Man holding his hand on his head.

Sexual Shame Needn’t Be A ‘Side Effect’ of Erectile Dysfunction

It says a lot about society when one of the most shameful things a man can experience is to have his sexual abilities questioned. 

A man’s sexual organs are referred to as his manhood, after all, and no one wants that associated with being dysfunctional. Struggling with erectile dysfunction (ED) is tough on its own, but when men are made to feel less than or inadequate because of it, their sexual shame abounds. This shame can be so severe that men have even lashed out and committed murder after being mocked for their condition. Now, murder is an absolutely inappropriate response to being embarrassed, but it illustrates how seriously men take their sexual functioning.

This article will set the facts straight on what causes ED (think circulation issues rather than inadequate manhood), why sexual shame doesn’t need to be a ‘side effect’ of erectile dysfunction, and ways to overcome sexual shame.

Actual Causes of Erectile Dysfunction

A man’s inability to get or keep an erection can be caused by a number of factors, from the physical to the behavioral or even psychological, none of which are anything to be ashamed of. Erectile functioning is actually a complex process that, according to the Mayo Clinic, involves the brain, hormones, emotions, nerves, muscles, and blood vessels. In many cases, ED is attributed to issues with circulation, involving inadequate blood flow to the penis.

How Shame Affects Quality of Life

Personal and intimate connections with others, including sexual connections, are critical to a happy, healthy life, but sexual shame threatens these relationships. Fortunately, once the cause is known, there are several options available to treat ED. Men may not realize this, however, choosing instead to give up sex. As expected, this can often affect a man’s intimate relationships. Some men even avoid telling their partner about their ED and choose instead to suffer in silence.

Shedding the Shame of Erectile Dysfunction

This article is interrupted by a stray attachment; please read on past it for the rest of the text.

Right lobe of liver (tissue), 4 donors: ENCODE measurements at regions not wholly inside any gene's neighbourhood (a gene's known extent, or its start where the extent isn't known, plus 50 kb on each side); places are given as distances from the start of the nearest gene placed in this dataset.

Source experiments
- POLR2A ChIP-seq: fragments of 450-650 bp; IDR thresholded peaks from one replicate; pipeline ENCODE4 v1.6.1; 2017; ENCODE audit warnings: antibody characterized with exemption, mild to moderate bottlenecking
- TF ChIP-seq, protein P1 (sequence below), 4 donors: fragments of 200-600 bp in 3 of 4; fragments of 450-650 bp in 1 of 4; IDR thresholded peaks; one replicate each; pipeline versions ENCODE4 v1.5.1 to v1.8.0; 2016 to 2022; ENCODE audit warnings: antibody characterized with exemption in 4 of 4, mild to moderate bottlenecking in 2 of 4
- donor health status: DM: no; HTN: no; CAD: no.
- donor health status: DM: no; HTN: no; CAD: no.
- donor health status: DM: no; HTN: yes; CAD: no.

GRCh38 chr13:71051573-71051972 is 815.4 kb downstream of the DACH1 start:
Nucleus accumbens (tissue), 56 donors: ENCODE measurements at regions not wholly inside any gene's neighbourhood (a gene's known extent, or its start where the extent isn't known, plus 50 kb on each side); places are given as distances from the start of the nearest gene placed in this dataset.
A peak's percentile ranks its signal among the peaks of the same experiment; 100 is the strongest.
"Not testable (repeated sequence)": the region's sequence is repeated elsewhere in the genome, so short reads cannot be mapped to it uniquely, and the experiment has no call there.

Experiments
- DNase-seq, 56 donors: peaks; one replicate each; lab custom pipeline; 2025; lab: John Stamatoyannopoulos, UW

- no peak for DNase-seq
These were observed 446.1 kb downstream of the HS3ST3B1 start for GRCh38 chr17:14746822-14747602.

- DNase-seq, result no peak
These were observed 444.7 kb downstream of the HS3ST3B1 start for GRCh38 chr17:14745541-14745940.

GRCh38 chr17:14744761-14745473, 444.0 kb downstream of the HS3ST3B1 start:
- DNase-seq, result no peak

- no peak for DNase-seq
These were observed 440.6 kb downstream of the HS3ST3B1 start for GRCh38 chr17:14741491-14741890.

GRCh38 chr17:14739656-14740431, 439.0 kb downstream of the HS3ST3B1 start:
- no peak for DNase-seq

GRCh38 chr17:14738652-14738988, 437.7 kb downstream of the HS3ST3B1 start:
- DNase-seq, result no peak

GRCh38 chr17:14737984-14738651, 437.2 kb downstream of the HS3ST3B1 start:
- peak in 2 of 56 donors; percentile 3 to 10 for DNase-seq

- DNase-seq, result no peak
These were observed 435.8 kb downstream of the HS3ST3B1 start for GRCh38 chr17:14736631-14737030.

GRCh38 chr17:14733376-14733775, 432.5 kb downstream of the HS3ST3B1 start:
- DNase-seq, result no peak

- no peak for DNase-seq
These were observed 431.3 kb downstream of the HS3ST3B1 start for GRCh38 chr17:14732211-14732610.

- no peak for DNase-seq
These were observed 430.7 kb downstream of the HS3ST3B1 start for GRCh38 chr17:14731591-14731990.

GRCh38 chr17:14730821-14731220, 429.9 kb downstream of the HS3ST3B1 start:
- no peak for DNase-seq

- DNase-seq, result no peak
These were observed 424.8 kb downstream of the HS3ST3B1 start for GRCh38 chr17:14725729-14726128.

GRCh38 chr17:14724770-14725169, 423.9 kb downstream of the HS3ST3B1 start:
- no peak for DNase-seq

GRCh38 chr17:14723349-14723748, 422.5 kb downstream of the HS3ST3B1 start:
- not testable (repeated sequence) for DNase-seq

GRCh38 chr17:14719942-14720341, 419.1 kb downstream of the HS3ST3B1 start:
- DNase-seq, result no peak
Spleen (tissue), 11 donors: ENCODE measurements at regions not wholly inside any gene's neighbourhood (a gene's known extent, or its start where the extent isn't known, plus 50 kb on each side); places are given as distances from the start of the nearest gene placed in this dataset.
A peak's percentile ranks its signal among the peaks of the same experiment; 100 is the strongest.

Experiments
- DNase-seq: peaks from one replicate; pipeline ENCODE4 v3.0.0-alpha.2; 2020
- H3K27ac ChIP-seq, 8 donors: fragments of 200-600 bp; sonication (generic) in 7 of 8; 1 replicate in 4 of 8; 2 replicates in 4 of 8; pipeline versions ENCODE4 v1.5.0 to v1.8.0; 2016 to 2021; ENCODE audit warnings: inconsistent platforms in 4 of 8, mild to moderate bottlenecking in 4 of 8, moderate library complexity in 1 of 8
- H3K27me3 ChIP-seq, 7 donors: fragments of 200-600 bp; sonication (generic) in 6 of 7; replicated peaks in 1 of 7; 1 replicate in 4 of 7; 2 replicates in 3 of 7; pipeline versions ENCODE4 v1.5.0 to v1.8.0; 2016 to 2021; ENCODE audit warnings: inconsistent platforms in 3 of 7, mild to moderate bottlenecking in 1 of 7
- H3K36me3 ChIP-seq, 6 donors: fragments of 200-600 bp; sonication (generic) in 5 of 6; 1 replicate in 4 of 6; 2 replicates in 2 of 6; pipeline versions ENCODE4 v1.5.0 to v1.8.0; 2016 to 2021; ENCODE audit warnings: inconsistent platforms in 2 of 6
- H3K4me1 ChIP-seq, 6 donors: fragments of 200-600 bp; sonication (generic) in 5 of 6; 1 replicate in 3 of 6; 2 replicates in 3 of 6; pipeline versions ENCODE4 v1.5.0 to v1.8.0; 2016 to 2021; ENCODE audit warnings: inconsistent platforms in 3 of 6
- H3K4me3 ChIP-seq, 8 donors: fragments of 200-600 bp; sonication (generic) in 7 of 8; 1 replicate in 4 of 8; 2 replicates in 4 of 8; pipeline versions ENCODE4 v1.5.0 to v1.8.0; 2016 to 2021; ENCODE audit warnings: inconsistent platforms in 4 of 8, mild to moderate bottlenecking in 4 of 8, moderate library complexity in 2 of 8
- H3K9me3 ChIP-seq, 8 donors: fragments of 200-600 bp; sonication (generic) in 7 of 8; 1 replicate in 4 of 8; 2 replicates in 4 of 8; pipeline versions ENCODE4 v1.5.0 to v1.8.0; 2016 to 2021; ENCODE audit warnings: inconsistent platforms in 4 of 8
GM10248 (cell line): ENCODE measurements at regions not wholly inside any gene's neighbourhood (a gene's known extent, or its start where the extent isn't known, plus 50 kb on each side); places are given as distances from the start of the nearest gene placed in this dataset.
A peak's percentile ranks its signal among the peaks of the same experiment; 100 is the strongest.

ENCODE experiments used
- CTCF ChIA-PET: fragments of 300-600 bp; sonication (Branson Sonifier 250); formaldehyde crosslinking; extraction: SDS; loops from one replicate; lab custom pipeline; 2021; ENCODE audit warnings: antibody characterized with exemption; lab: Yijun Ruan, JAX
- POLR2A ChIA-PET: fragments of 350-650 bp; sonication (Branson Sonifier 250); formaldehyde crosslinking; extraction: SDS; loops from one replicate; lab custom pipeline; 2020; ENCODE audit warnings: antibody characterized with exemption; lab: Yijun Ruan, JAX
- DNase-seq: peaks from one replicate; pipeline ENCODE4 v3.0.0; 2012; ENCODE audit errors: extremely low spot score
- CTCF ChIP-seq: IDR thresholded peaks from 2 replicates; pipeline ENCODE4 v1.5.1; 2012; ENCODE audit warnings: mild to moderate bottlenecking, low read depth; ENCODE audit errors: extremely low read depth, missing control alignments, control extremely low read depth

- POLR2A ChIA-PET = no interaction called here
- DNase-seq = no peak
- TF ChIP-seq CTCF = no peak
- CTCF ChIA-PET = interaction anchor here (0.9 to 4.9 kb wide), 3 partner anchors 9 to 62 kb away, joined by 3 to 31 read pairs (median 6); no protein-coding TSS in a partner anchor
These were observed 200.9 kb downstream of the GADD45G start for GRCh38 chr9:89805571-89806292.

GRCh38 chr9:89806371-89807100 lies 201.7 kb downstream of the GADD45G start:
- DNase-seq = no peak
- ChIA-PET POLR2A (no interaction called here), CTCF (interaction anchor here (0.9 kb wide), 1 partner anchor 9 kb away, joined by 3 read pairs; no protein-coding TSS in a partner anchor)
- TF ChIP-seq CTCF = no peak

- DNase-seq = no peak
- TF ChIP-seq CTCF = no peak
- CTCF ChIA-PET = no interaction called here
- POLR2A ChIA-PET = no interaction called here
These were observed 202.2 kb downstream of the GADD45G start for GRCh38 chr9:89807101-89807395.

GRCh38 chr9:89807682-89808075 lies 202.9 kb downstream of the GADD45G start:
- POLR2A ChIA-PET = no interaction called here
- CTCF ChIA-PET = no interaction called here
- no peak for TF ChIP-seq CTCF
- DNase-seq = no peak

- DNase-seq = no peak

Couple sitting on a couple drinking coffee and talking.

Erectile dysfunction is a very personal issue that can leave men feeling ashamed and vulnerable, hurting their self-esteem and their relationships with others. To overcome this shame, there are actions men can take.

Overcoming ED-related Shame:

  • Recognize that the media is lying to you: Men in blockbuster movies are always able to get an erection and deliver mega-satisfying sexual performances, which communicates to regular men that this is how they should be able to perform every time, as if on cue. Stop believing the ED myths and start seeking out support.
  • Stop denying it: As mentioned above, once the cause of ED is known, men can seek out treatments to cure it. However, the first step in fixing the issue is to admit there is one, which can be difficult to do. Know that ED doesn’t have anything to do with your worth as a man and that there is likely a treatable, biological cause behind it.
  • Talk about it: Whether with your doctor, your intimate partner, or a therapist dedicated to treating sexual concerns, talking about it will generate support so you don’t have to feel isolated.

Man seeking help from a medical physician.

Once you’ve acknowledged that you’re experiencing ED, you can start taking steps to treat it. Just like you’d see a doctor if you had the flu, experiencing ED is no different. One of the first steps is to talk with a doctor to determine what factor(s) may be affecting your sexual functioning. If the cause is related to circulation, your doctor may prescribe you a medication to treat ED, like Viagra.

If going to see a doctor in-person is too intimidating or embarrassing, consider finding a doctor through a vetted online platform like eDrugstore, where doctors can consult with you about your condition and prescribe medications like Viagra. It’s time to de-stigmatize ED and advocate for support of men suffering from ED so they get the medical assistance they need to start living a more satisfying life.

Kwynn holds a Master of Public Health and is currently pursuing a PhD in Social Work. Her research examines the intersections of health, technology, and gender-based violence.